Routing Datagrams to and From Mobile Nodes
This section describes how mobile nodes, home agents, and foreign agents cooperate to
route datagrams for mobile nodes that are connected to a foreign network.
See Overview of the Solaris Mobile IP Implementation for Mobile IP functions that are supported in the Solaris OS.
Home agents and foreign agents use one of the available encapsulation methods to
support datagrams that use a tunnel. Defined encapsulation methods are IP-in-IP Encapsulation, Minimal
Encapsulation, and Generic Routing Encapsulation. Foreign agent and home agent cases, or indirect
colocated mobile node and home agent cases, must support the same encapsulation method.
All Mobile IP entities are required to support IP-in-IP Encapsulation.
Unicast Datagram Routing
When registered on a foreign network, the mobile node uses the following rules
to choose a default router:
If the mobile node is registered and uses a foreign agent care-of address, the process is straightforward. The mobile node chooses its default router from among the router addresses that are advertised in the ICMP router advertisement portion of that agent advertisement. The mobile node can also consider the IP source address of the agent advertisement as another possible choice for the IP address of a default router.
The mobile node might be registered directly with the home agent by using a colocated care-of address. Then, the mobile node chooses its default router from among those routers that are advertised in any ICMP router advertisement message that it receives. The network prefix of the chosen default router must match the network prefix of the care-of address of the mobile node that is externally obtained. The address might match the IP source address of the agent advertisement under the network prefix. Then, the mobile node can also consider that IP source address as another possible choice for the IP address of a default router.
If the mobile node is registered, a foreign agent that supports reverse tunnels routes unicast datagrams from the mobile node to the home agent through the reverse tunnel. If the mobile node is registered with a foreign agent that provides reverse tunnel support, the mobile node must use that foreign agent as its default router.
When a home agent receives a broadcast datagram or multicast datagram, the
home agent only forwards the datagram to mobile nodes that have specifically requested that
they receive them. How the home agent forwards broadcast and multicast datagrams to
mobile nodes depends primarily on two factors. Either that mobile node is
using a foreign-agent provided care-of address, or the mobile node is using its
own colocated care-of address. The former means that the datagram must be double
encapsulated. The first IP header identifies the mobile node for which the datagram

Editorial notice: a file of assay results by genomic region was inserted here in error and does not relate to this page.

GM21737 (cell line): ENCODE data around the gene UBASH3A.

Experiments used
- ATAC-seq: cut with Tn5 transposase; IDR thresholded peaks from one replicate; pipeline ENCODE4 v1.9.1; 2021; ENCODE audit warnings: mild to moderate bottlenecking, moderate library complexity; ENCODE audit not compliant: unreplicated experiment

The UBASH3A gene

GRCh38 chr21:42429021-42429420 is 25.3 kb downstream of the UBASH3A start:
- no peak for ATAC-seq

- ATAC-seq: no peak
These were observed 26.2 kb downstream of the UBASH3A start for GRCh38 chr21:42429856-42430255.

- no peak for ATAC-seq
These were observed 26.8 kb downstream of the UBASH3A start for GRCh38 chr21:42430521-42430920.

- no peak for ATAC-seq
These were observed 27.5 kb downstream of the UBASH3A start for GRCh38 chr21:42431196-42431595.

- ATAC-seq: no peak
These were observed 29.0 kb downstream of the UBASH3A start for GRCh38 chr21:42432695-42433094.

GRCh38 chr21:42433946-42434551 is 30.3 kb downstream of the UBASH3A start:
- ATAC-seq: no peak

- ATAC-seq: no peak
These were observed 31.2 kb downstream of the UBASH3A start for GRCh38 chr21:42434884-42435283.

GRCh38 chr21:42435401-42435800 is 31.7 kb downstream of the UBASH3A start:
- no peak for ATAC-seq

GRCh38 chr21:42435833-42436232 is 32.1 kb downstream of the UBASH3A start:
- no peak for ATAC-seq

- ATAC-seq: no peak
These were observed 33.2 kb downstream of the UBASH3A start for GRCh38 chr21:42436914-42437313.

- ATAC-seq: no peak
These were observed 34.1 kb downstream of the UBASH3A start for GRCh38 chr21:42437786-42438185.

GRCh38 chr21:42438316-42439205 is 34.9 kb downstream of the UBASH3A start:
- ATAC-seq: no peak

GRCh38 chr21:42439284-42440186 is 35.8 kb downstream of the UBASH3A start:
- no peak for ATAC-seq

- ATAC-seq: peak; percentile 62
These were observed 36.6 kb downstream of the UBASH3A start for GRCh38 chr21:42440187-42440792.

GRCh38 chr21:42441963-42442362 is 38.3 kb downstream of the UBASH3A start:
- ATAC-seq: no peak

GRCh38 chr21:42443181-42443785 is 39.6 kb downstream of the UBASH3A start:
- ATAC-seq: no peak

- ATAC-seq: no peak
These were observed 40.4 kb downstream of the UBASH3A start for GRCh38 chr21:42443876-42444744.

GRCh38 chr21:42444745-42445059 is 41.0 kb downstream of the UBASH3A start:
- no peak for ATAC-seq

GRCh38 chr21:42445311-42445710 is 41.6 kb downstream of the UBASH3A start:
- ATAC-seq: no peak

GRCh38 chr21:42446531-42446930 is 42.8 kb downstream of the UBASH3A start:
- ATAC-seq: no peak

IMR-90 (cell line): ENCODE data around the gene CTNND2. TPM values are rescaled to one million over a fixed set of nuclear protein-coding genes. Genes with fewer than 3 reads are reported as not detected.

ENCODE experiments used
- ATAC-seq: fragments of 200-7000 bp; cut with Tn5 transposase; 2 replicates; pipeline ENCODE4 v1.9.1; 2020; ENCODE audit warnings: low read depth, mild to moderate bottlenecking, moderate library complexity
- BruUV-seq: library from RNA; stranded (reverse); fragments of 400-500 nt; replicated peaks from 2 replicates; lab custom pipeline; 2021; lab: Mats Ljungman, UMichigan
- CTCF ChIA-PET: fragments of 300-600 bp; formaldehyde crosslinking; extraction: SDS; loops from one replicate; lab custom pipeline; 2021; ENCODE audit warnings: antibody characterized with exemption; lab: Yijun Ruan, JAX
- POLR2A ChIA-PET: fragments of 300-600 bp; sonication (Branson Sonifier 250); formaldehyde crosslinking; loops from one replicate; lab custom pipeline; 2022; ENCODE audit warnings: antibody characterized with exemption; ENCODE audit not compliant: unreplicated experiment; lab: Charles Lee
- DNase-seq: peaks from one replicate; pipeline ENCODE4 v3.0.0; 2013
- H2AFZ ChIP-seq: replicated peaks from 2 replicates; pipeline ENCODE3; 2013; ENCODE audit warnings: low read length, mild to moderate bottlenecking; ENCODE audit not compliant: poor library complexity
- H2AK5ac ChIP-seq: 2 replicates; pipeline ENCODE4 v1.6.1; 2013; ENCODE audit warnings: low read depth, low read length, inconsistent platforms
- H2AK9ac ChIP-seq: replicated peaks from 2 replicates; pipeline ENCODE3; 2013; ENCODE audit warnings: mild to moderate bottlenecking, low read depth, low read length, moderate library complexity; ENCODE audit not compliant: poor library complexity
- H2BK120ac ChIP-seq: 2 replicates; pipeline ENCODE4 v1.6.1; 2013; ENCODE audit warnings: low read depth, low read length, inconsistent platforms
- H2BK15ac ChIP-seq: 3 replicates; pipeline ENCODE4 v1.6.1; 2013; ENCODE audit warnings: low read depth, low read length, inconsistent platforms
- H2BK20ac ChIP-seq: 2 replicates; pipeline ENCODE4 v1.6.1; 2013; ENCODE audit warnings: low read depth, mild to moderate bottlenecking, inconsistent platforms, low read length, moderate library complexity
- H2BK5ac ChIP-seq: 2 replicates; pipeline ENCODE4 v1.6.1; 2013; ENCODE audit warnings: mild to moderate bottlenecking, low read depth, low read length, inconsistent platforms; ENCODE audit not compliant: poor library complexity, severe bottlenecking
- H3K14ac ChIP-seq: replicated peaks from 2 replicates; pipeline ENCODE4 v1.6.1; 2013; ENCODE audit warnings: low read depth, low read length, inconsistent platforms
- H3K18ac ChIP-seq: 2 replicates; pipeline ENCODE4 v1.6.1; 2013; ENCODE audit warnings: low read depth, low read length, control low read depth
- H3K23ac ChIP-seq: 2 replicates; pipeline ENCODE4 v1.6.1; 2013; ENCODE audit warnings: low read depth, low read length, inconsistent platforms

is to be delivered. This first IP header is not present in the
broadcast or multicast datagram. The second IP header identifies the care-of address, and
is the usual tunnel header. In the latter instance, the mobile node is
decapsulating its own datagrams, and the datagram needs only to be sent through
the regular tunnel.
Multicast Datagram Routing
To begin receiving multicast traffic when a mobile node is visiting a
foreign subnet, a mobile node can join a multicast group in any of
the following ways:
If the mobile node is using a colocated care-of address, the mobile node can use this address as the source IP address of any Internet Group Management Protocol (IGMP) join messages. However, a multicast router must be present on the visited subnet.
If the mobile node wants to join the ICMP group from its home subnet, the mobile node must use a reverse tunnel to send IGMP join messages to the home agent. However, the mobile node's home agent must be a multicast router. The home agent then forwards multicast datagrams through the tunnel to the mobile node.
If the mobile node is using a colocated care-of address, the mobile node can use this address as the source IP address of any IGMP join messages. However, a multicast router must be present on the visited subnet. After the mobile node has joined the group, the mobile node can participate by sending its own multicast packets directly on the visited network.
Multicast routing depends on the IP source address. A mobile node
that is sending a multicast datagram must send the datagram from a valid
source address on that link. So a mobile node that is sending
multicast datagrams directly on the visited network must use a colocated care-of address
as the IP source address. Also, the mobile node must have joined the
multicast group that is associated with the address. Similarly, a mobile node
that joined a multicast group while on its home subnet before roaming, or
joined the multicast group while roaming through a reverse tunnel to its
home agent, must use its home address as the IP source address of
the multicast datagram. Thus, the mobile node must have these datagrams reverse-tunneled to
its home subnet as well, either through itself by using its colocated care-of
address, or through a foreign agent reverse tunnel.
While it seems more efficient for a mobile node to always join
from the subnet that the mobile node is visiting, it is still a
mobile node. Consequently, the mobile node would have to repeat the join every
time the mobile node switches subnets. The more efficient way is for the
mobile node to join through its home agent, and not have to carry
this overhead. Also, multicast sessions might be present that are only available from
the home subnet. Other considerations might also force the mobile node to
participate in a specific way.